The Athletic has live coverage of Monday Night Football featuring the Chargers vs Jets. The log house Dan Fouts has lived in for almost four decades — the house he’s never leaving — sits on a volcanic ridgetop in the Oregon backcountry, hidden by seven snowcapped mountains and 40 acres of ponderosa pines. It’s a refuge the Hall of Fame quarterback has come to relish the older he gets.
“It suits me,” Fouts says. “There’s not another house in sight.”
He’s 72 now, out of a broadcasting job, his playing days fading further from memory. He’s asked if any regrets linger.
“I wish I’d been kinder to my teammates,” he says.
Back then, he could be ruthless and unrelenting, a hard-driving prick whose patience ran thin and temper ran hot. “We all had our moments where you’d just had enough of him,” former teammate Hank Bauer says. Fouts famously used to wear a hat around that read MFIC — Motherf—er in charge — but no one needed reminding. “He knew it, we knew it, everybody knew it,” Bauer says.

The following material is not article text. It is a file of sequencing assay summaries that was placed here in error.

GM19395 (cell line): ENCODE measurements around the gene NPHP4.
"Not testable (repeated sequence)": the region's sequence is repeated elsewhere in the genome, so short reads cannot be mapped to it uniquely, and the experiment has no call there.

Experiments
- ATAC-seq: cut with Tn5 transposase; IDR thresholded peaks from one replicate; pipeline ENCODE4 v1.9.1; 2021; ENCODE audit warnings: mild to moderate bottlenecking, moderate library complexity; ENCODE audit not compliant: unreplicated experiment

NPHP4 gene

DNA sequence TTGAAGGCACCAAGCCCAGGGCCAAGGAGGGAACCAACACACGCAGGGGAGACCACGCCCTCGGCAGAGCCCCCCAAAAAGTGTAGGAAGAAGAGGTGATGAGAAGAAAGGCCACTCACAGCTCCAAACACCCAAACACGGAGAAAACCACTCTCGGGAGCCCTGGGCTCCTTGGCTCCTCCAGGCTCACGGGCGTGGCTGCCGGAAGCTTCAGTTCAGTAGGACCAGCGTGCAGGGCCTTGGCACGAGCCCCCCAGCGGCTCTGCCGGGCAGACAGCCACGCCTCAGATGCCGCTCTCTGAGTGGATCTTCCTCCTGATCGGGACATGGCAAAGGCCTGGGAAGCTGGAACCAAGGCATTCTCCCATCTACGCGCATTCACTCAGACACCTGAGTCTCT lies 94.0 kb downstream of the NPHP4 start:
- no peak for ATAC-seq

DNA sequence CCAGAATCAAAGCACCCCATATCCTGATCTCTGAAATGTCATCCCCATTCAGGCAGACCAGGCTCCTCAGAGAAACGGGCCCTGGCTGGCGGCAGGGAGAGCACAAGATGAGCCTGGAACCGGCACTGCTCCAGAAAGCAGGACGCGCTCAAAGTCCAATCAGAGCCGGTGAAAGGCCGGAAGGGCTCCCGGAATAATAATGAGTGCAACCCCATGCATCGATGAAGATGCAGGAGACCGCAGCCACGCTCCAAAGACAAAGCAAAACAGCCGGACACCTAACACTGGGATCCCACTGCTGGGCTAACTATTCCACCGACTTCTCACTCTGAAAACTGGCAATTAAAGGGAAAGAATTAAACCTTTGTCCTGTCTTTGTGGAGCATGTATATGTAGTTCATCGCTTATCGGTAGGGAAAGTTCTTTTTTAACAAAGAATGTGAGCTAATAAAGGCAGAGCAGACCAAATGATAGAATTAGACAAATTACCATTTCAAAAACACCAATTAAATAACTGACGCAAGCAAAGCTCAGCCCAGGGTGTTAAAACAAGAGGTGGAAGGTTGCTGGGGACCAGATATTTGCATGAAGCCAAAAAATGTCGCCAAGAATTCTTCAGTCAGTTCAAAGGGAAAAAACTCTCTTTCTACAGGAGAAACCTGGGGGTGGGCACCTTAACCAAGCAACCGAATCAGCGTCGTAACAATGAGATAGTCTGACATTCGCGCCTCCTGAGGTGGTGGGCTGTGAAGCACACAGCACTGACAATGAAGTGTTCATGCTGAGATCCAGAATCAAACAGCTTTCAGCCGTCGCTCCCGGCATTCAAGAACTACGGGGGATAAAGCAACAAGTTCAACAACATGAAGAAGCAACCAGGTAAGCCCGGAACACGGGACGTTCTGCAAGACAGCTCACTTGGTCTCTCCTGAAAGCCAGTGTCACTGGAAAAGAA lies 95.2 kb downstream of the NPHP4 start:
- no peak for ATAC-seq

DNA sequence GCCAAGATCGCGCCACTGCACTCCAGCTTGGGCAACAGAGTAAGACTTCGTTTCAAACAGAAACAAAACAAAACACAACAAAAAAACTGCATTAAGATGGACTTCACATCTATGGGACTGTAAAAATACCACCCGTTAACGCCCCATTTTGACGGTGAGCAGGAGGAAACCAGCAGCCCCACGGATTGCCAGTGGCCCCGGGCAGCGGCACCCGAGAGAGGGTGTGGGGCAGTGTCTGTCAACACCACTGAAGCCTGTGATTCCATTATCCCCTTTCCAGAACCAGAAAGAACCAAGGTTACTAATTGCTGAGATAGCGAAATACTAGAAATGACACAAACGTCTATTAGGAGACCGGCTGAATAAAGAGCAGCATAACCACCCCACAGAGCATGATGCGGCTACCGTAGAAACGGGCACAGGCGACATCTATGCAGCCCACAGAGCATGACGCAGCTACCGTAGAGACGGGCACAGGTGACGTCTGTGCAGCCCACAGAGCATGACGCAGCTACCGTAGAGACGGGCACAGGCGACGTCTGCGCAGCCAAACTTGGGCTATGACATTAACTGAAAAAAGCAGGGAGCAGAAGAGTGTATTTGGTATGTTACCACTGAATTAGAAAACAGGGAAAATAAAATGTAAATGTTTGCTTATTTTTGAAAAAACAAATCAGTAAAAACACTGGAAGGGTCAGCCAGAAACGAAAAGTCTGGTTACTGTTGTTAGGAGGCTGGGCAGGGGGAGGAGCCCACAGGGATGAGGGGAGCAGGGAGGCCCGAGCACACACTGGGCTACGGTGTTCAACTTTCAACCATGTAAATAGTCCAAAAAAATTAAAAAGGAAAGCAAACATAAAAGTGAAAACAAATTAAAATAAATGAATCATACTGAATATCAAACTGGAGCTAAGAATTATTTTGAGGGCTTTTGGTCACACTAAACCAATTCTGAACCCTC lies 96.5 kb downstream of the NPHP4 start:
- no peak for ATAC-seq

Fouts had his reasons. “If you don’t have a cocky, arrogant QB playing for you, then you’re in trouble,” he once told a reporter.
The San Diego Chargers of the late 1970s and 80s didn’t have that problem. They were a team ahead of their time, colorful and controversial beyond their star quarterback. The storms the franchise faced off the field read like fiction today — probably because some are. There was the alleged shooting of Fouts, in the middle of one of his Pro Bowl seasons, rumored to have been hushed up by local police. And there were accusations, by the team’s former owner no less, that some players were high on cocaine during the 1981 AFC Championship Game.
It’s all available for deep dive at The Athletic.